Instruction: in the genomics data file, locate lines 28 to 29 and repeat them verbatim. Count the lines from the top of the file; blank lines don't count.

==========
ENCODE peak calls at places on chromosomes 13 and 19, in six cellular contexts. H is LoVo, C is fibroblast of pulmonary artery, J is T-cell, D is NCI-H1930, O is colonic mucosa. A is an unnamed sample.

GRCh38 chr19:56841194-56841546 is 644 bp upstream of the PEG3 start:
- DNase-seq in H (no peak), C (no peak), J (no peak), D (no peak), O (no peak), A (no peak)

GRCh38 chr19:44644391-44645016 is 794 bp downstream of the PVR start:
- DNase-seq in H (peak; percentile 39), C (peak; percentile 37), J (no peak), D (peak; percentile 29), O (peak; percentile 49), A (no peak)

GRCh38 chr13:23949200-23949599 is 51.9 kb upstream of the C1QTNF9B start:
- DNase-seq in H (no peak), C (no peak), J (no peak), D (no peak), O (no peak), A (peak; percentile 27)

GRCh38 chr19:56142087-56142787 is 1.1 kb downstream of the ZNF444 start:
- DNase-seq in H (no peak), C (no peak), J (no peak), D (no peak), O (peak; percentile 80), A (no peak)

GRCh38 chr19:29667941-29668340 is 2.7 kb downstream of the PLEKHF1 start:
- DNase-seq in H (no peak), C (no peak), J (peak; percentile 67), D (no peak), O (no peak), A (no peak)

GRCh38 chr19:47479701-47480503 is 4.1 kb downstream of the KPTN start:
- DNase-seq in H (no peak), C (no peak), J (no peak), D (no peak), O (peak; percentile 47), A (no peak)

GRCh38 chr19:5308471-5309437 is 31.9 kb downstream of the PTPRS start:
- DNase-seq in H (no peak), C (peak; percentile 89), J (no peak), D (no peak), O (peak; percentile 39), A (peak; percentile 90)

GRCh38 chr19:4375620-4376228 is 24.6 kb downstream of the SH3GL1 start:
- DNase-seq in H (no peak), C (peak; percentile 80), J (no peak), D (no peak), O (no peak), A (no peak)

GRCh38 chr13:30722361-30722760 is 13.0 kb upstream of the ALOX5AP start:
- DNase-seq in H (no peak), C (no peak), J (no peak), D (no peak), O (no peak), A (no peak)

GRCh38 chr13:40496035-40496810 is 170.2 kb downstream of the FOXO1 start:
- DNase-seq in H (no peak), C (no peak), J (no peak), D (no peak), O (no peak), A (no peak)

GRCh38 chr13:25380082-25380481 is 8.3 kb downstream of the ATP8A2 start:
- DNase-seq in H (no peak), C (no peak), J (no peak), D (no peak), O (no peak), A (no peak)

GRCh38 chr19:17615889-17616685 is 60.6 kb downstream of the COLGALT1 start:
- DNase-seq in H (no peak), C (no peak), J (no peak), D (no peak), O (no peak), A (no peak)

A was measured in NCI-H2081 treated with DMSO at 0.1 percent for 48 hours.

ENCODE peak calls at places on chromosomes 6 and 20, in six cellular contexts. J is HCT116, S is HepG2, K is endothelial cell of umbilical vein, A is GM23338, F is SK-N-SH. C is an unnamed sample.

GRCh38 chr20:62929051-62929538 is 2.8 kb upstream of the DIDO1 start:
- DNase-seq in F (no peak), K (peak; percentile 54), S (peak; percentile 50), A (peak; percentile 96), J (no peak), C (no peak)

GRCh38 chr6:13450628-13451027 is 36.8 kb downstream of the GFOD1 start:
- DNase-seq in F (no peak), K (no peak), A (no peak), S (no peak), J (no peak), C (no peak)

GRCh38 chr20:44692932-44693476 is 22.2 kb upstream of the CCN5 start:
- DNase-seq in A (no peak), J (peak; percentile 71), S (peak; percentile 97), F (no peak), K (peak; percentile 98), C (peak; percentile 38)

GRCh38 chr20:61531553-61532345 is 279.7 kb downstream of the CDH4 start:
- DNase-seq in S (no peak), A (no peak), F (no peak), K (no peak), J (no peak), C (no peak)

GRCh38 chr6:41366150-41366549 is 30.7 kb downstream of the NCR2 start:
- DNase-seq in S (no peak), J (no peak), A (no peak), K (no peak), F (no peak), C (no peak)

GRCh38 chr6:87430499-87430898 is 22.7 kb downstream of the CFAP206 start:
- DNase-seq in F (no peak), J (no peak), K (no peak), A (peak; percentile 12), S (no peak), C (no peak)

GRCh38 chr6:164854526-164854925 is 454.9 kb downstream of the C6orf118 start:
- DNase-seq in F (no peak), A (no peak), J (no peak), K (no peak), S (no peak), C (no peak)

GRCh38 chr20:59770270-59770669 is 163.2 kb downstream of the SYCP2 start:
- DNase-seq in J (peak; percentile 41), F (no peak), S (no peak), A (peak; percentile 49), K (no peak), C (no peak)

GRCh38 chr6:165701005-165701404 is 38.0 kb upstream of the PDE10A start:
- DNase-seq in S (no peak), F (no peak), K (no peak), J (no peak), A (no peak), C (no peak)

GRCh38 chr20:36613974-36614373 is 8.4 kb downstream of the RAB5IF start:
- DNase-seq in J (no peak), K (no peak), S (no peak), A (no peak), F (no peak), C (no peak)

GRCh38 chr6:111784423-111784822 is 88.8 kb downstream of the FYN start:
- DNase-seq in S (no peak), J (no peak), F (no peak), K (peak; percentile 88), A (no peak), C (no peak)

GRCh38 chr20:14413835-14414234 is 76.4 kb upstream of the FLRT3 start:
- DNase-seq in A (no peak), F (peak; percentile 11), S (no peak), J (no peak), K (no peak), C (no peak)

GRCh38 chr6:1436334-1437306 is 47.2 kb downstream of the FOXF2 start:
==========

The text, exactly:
GRCh38 chr20:62929051-62929538 is 2.8 kb upstream of the DIDO1 start:
- DNase-seq in F (no peak), K (peak; percentile 54), S (peak; percentile 50), A (peak; percentile 96), J (no peak), C (no peak)